Posts Tagged: "Alice v. CLS Bank"

ABA CLE Webinar – The Agile Software Trend

The Agile Software Trend: How to be a Flexible Attorney in a Rigid IP System This program will explore some successful methods for working with clients following agile development to protect the clients’ IP. Panelists will also discuss how the decision in Alice Corp. v. CLS Bank International impacts such methods, as well as the USPTO’s implementation of the same.…

Lifting the Fog on ‘Software Patents’ – Eliminate that Meaningless Term

Clearly, one does not get a patent on software or a computer program. Software, just like electronic circuits, or steam, or solar energy, or gears, or rubber bands — to name a few — is only a means to an end. Under the USPTO long time guidelines one receives a patent only if a) there is an invention b) if there is a proper Specification (an adequate disclosure to one skilled-in-the-art) and c) the so-called invention in the patent application is not abstract and not obvious.

Are Business Method Patents Dead? It Depends on Who’s Applying for Them

Business method patents are still being granted after Alice, but are being granted at lower rates than before, and some assignees are better at obtaining them than others. The top assignees in the business methods art units have a wide range of allowance rates, from Oracle at 83.3% to Siemens at 35.3%, resulting in a difference of 48 percentage points. Even among the most successful assignees, only three have allowance rates of over 50%.

A Strategy for Protecting Software Claims from Invalidation Under the Algorithm Requirement

In general, the courts distinguish between functions and algorithms, and they require patent applicants to disclose algorithms to cure perceived deficiencies in functions. The problem with this line of reasoning is that both algorithms and functions under 35 U.S.C. § 112(f) are composed of the same things: steps. So the result of the algorithm requirement is to simply make patent applicants “fix” one step by specifying more steps. Accordingly, if the algorithm requirement is taken to its logical conclusion, then each step would be fixed with more steps, and each of those steps would be fixed with even more steps, like Russian dolls. Instead, the courts do not take the algorithm to its logical conclusion and, instead, only require a single layer: the original step and the further steps (i.e., algorithm) for it. This is arbitrary, confusing for patent applicants and examiners, and a poorly calibrated solution to concerns about software patents.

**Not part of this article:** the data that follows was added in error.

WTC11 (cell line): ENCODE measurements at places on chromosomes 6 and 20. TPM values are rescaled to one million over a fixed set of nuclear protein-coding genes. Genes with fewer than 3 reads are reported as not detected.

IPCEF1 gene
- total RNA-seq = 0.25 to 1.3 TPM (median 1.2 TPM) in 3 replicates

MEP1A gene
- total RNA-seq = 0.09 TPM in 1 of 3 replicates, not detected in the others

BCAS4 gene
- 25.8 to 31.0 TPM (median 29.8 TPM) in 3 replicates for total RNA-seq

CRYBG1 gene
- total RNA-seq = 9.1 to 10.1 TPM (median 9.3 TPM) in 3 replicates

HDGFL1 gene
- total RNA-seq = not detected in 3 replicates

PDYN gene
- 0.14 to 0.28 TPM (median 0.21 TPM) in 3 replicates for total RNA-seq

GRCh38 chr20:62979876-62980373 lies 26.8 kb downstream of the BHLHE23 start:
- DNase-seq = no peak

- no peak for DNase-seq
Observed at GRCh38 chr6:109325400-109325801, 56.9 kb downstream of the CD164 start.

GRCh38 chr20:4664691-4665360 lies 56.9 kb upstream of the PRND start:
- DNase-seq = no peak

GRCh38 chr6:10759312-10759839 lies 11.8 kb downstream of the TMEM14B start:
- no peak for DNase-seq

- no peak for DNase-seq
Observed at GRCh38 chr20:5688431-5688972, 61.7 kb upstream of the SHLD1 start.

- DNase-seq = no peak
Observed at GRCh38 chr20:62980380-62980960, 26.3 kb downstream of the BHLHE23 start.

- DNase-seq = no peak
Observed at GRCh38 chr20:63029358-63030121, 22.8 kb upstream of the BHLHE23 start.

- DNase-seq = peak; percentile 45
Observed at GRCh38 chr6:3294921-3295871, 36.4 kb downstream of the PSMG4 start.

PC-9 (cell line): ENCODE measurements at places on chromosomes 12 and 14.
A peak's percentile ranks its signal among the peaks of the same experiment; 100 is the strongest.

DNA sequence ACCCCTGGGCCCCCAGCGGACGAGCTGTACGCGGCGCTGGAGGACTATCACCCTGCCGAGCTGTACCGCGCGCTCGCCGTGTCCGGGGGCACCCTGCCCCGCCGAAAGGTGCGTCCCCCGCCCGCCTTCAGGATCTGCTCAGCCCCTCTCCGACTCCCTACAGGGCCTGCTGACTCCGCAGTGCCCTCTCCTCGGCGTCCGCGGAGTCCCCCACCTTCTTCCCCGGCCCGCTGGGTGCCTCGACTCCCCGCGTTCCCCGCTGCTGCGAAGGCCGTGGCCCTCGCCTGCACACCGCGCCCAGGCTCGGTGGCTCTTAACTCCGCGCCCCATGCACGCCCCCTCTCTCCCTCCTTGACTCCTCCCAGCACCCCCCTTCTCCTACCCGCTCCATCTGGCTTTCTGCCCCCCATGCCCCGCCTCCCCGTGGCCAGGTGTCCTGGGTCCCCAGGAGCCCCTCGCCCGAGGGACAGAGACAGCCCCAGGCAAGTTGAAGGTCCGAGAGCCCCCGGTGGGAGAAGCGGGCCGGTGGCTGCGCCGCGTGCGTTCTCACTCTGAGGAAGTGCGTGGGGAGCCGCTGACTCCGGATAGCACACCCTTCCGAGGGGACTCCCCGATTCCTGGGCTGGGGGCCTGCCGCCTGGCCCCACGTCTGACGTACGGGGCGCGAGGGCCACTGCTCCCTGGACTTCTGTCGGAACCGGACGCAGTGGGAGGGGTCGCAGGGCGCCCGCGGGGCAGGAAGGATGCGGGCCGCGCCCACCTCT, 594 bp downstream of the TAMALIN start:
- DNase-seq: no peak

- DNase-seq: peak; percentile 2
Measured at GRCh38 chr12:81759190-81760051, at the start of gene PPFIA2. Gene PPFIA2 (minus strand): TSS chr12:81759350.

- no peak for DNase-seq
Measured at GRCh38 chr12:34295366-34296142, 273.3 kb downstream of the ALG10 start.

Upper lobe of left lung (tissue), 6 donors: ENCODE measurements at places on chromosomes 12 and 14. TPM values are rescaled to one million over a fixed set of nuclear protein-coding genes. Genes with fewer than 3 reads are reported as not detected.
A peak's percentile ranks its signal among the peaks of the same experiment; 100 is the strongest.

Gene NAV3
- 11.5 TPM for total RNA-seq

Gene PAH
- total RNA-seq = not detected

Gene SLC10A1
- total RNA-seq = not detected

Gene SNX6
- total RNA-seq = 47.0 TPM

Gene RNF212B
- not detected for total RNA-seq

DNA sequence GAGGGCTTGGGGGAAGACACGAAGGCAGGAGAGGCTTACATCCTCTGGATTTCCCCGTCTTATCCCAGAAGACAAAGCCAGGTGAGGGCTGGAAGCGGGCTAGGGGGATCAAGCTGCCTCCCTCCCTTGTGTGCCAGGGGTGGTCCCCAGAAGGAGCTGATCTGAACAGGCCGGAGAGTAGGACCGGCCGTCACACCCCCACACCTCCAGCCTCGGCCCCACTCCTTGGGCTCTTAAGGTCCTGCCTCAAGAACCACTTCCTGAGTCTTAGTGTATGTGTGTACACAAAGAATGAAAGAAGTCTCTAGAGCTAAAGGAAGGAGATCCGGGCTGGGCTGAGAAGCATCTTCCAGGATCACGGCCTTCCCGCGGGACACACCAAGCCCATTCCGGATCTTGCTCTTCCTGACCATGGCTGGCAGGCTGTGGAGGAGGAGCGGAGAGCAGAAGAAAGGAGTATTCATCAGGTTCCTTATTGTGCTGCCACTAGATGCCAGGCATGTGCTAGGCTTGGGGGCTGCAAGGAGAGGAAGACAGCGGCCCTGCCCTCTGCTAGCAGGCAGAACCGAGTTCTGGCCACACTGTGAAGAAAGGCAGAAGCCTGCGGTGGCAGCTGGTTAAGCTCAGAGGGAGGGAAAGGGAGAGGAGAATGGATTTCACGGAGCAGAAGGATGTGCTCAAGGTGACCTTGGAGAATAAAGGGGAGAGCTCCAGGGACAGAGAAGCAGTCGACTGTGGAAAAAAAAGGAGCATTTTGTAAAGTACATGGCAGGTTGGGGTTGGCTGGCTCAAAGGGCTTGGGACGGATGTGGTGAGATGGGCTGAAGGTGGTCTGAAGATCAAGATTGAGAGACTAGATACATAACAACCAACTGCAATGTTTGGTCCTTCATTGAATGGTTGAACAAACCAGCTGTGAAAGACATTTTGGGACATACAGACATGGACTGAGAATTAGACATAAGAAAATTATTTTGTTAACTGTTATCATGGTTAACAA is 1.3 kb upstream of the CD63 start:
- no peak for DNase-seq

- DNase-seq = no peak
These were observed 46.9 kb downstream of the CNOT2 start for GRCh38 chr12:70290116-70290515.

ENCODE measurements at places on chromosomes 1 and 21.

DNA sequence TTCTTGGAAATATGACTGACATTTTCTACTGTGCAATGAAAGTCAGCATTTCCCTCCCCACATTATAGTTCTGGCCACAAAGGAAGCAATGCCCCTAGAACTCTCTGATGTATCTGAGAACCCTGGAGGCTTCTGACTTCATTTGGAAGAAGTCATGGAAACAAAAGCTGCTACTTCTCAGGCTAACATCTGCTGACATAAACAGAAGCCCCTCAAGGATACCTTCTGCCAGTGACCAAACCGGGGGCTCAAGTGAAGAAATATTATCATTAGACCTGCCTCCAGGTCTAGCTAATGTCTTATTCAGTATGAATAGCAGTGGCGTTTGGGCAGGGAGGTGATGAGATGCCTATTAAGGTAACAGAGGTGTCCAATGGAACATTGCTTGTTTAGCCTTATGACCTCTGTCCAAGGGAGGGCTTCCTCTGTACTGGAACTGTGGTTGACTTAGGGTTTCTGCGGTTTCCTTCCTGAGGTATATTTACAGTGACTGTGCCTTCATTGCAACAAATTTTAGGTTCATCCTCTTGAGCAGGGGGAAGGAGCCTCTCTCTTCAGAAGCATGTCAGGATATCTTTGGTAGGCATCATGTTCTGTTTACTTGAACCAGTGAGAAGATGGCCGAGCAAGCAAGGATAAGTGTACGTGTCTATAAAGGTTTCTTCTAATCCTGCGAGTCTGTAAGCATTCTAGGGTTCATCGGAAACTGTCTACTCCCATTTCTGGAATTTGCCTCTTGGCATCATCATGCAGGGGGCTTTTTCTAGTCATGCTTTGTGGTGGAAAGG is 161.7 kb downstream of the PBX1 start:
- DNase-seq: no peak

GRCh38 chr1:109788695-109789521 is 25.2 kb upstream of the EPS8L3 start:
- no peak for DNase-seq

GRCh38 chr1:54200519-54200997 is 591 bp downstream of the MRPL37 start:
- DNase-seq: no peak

Naked Emperors: A Supreme Court Patent Tale

The idea that the Supreme Court is at all capable of understanding — let alone deciding — issues of a technical nature is ridiculous. Yet their individual and collective lack of knowledge hasn’t prevented them from reaching misguided decisions in a variety of cases. Like an Emperor without any clothes the Supreme Court seems blissfully ignorant of their own ignorance. Indeed, you would have to go out of your way to find nine less qualified people to decide issues of a technological nature.

Is there a future for software patents in an age of software innovation?

Normally when there is a rejection the innovation itself has not been rejected, but rather the particular way in which it has been claimed is found to be unacceptable for one reason or another. The insidious nature of patent eligibility rejections, however, is that that innovation itself is rejected without regard to whether the innovation is useful, new, non-obvious and described well enough. A finality in the decision making process is reached even before any substantive inquiry is made about the nature and quality of the innovation. Such cursory decisions at the front end, without any factual inquiry into the merits of the invention, can render an entire category of innovation dead on conception, which is why patent eligibility has always been historically viewed as a low threshold inquiry, not the insurmountable mountain that it has become.

These Are the 20 Hardest and Easiest Art Units

Art Unit 3689 has the lowest allowance rate at 7.7%. Art Unit 3659 has the highest at 98.3%. Oddly enough, these two art units are from the same technology center. It’s worth noting, however, that the 3600s deal with a variety of inventions, including transportation, e-commerce, and national security. Of the 20 art units with the lowest allowance rates, eight are in the 3600’s. This is not surprising. After all, the 3600’s host many business-method art units.